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The Spokesman-Review Newspaper
Spokane, Washington  Est. May 19, 1883

Spokane’s affordable housing, pace of life attract people priced out of other West Coast cities

Looking to move from congested and high-priced Seattle, CarliAnn Forthun and Casey Bruner are in the process of looking for a home in the Spokane area. (Tyler Tjomsland / The Spokesman-Review)

Casey Bruner and CarliAnn Forthun moved to Seattle for professional opportunities. Last year, they decided it was time to leave.

As the couple pondered relocation choices, they drew up a list of traits they wanted in their new hometown.

The city had to support both of their careers – litigation law for Bruner, 30, and professional dance for Forthun, 29.

Sunshine would be nice, the Yakima Valley natives decided. Affordable housing was a must.

“We wanted something smaller than Seattle, with a little bit of space, that was large enough to support the arts and lawyers,” Bruner said. “Housing was a big part of it.”

Bruner recently accepted a job with a Spokane law firm. Forthun has been going back and forth between Spokane and West Seattle, getting the couple’s house ready to put on the market.

After they sell their 1,100-square-foot house –which Forthun bought with financial help from her family before they married –the couple plans to buy in Spokane.

Bruner and Forthun figure they can afford twice the house here. In the long term, their real estate dreams include a bit of land, similar to the acreage where Forthun grew up, with room for dogs.

Spokane’s housing prices are attracting people to the area. In a recent article, put Spokane at the top of the list of “10 Affordable, Midsize Cities” for buyers.

In March, the median home price for houses and condos in Spokane County was $219,000. In the city of Seattle, prices were more than $800,000 for a single-family home.

Chelsea McFarland, a broker for Prime Real Estate Group in Spokane, said the article captures what she’s seeing. Most of her clients are from out of state.

“I’m not just selling houses, but Spokane in general,” said McFarland, herself a Los Angeles transplant.

Her clients include young couples priced out of other West Coast markets and people nearing retirement who don’t want to deplete their savings paying for housing. They’re looking for a slower pace of life, but they also want urban attributes, McFarland said.

“For those people facing that price pressure, Spokane’s affordable housing component is huge,” said Jennifer Valerien, the owner/broker of Re/Max Inland Empire and a Spokane Association of Realtors’ board member. “That’s what they see here.”

For Spokane-area residents trying to sell a home, the influx of new residents is welcome. The new residents are often flush from selling a house in a higher-priced market, able to pay cash for the home or make a large down payment.

But those sales also mean more competition in the local market.

“For those of us wanting to buy, now we’re needing to spend more, too,” Valerien said. “We don’t see the Spokane market as affordable as it used to be.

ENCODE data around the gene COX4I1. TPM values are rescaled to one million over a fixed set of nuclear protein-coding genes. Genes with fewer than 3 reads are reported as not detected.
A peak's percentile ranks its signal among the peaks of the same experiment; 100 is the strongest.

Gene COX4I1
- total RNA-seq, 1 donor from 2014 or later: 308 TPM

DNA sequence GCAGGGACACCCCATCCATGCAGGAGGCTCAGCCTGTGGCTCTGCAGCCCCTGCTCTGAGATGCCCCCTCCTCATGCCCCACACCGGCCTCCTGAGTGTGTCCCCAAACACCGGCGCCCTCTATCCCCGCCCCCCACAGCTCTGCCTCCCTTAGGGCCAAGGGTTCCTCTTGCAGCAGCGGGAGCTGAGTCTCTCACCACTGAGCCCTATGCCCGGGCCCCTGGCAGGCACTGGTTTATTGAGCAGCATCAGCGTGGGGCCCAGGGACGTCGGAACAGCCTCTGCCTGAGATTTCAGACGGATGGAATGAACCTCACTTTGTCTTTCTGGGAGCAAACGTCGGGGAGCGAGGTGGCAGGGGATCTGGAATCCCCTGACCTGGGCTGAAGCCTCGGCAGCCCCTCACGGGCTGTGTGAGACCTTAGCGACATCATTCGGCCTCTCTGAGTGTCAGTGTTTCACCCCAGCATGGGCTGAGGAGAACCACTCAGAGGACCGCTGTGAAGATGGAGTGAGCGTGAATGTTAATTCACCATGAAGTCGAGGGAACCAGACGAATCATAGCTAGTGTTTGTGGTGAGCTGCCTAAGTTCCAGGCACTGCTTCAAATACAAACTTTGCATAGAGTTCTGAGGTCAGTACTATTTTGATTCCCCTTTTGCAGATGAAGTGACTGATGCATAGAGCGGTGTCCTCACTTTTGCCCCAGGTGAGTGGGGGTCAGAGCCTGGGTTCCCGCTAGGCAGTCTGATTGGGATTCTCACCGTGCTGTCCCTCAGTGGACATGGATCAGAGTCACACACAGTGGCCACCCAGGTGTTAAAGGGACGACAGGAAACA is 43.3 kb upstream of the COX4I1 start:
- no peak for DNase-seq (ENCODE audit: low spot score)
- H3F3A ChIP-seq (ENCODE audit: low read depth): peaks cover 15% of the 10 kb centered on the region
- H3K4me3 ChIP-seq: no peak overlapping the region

“Spokane is a great place to live,” she said. “Obviously, a lot of other people think so, too.”

After a dozen years in Seattle, Kate and Mario Quintana, both 36, moved to a house in Spokane’s Perry District in October. Their house in Seattle’s Beacon Hill neighborhood was appreciating rapidly in value, but they were ready for a change.

“I loved Seattle when I didn’t have a child,” Kate Quintana said. But navigating the congested city with their 2-year-old son, Luca, wasn’t ideal, she said. “We were on a busy street. I wanted to have a yard and a slower pace of life.”

Kate Quintana grew up in Spokane, and living near her parents was a draw. McFarland, their real estate agent, alerted the couple when a four-bedroom house on a roomy, 1-acre lot was listed.

“I wanted Old World charm around the South Hill,” Kate Quintana said. “This house came on the market, and we couldn’t say no.”

The couple are self-employed, which gives them flexibility on where they live. Mario shoots and edits videos for commercial clients. Kate is an illustrator and portrait artist.

They paid about $370,000 for 3,000-square-foot house. The couple get deer in their yard but live within a short walk of the Perry District’s commercial area.

“We feel like we haven’t lost that city life,” Kate Quintana said. “It’s the best of all worlds.”

Amana Nova researched housing prices in Portland, Seattle and several Northern California cities before moving to Spokane in late 2016.

“It was all very expensive,” the former Laguna Beach, California, resident said of the other West Coast locations. “It wasn’t going to be affordable.”

Nova, 61, is semiretired. She found a two-bedroom house on the lower South Hill near Huckleberry’s Natural Market for $214,000. The 1930s cottage has wood floors, a fireplace and a studio, where she makes fused glass artwork.

“I think I got a good deal,” Nova said. “In Southern California, you can’t even look at a house for less than $500,000. … I was able to buy up here for half of what my rental payment was.”

Spokane’s natural beauty impressed Nova, but she also wanted urban experiences. A strong arts community, live concerts and yoga classes were on her list of must-haves.

“I wasn’t going to live in the middle of nowhere,” she said. “I literally went online to make sure there was a Trader Joe’s.”

Nova feels at home in Spokane, where she finds people friendly and open to getting to know new residents.

“It’s not snobby,” she said. “There’s not an ‘Oh, you’re from California’ ” reaction.